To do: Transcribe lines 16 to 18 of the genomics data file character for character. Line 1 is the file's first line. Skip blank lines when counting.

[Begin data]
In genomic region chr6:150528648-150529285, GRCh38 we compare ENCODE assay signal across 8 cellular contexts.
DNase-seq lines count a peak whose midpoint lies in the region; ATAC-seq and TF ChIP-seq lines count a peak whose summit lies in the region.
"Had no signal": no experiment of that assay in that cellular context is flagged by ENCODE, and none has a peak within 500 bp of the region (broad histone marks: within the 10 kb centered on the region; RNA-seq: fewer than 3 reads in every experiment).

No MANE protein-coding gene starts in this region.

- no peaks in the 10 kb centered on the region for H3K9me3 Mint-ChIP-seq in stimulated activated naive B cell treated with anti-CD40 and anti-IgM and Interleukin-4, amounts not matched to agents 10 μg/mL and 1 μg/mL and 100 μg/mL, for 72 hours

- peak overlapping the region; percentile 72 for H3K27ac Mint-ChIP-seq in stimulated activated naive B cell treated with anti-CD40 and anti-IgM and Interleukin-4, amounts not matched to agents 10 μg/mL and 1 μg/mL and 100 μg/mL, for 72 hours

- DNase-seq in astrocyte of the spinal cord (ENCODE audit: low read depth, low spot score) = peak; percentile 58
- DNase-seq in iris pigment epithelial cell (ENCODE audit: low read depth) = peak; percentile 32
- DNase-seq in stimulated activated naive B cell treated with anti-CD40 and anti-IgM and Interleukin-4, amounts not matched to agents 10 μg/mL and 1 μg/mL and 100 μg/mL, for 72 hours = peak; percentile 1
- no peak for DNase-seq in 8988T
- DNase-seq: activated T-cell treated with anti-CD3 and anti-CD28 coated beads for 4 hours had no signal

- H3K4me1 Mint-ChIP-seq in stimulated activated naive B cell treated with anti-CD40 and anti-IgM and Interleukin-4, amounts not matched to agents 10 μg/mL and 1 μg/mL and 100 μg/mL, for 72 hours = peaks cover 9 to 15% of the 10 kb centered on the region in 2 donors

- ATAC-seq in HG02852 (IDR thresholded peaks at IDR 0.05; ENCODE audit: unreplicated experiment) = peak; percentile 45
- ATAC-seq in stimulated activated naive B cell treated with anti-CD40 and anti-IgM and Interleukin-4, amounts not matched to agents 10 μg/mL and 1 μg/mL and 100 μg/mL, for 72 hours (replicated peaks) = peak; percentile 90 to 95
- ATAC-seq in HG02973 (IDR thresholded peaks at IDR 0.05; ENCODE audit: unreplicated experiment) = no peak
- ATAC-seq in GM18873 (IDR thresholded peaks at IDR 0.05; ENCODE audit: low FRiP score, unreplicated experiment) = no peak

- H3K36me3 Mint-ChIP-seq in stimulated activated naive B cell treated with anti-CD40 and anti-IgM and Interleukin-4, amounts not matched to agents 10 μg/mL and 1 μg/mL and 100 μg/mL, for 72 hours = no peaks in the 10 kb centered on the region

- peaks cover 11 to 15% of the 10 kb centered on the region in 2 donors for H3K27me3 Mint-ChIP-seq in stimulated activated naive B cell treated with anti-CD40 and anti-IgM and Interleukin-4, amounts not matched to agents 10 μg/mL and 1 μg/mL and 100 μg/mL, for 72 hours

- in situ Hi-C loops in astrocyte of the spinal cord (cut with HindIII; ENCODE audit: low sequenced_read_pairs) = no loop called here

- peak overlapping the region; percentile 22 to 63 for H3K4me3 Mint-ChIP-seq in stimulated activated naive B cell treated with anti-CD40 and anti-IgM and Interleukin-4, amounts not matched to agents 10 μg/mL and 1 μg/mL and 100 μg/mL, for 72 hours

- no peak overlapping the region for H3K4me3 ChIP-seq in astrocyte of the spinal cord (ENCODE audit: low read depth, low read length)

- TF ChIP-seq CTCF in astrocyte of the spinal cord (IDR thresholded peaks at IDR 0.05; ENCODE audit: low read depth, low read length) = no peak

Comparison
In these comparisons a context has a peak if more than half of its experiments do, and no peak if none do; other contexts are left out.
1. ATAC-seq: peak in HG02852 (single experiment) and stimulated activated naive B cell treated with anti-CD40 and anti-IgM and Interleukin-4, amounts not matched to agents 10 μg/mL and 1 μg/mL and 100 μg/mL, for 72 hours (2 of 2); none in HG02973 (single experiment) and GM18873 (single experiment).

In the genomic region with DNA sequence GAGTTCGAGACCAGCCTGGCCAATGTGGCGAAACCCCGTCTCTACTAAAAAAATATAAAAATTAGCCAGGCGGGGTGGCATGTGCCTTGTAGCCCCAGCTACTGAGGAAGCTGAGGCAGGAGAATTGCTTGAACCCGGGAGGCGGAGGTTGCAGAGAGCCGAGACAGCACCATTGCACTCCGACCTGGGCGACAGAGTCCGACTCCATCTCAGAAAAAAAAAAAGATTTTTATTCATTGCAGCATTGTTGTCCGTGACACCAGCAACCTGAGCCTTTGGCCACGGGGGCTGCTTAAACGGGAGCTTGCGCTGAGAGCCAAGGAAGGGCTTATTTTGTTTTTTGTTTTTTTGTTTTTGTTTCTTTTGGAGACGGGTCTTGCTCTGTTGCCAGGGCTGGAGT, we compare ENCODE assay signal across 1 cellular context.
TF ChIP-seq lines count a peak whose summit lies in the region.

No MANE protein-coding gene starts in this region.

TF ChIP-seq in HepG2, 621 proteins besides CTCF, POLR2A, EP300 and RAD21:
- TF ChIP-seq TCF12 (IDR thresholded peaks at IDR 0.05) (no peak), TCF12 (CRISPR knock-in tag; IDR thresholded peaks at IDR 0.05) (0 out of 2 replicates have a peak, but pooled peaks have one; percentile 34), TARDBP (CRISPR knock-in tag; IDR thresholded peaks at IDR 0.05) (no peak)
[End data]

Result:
- ATAC-seq in GM18873 (IDR thresholded peaks at IDR 0.05; ENCODE audit: low FRiP score, unreplicated experiment) = no peak

- H3K36me3 Mint-ChIP-seq in stimulated activated naive B cell treated with anti-CD40 and anti-IgM and Interleukin-4, amounts not matched to agents 10 μg/mL and 1 μg/mL and 100 μg/mL, for 72 hours = no peaks in the 10 kb centered on the region

- peaks cover 11 to 15% of the 10 kb centered on the region in 2 donors for H3K27me3 Mint-ChIP-seq in stimulated activated naive B cell treated with anti-CD40 and anti-IgM and Interleukin-4, amounts not matched to agents 10 μg/mL and 1 μg/mL and 100 μg/mL, for 72 hours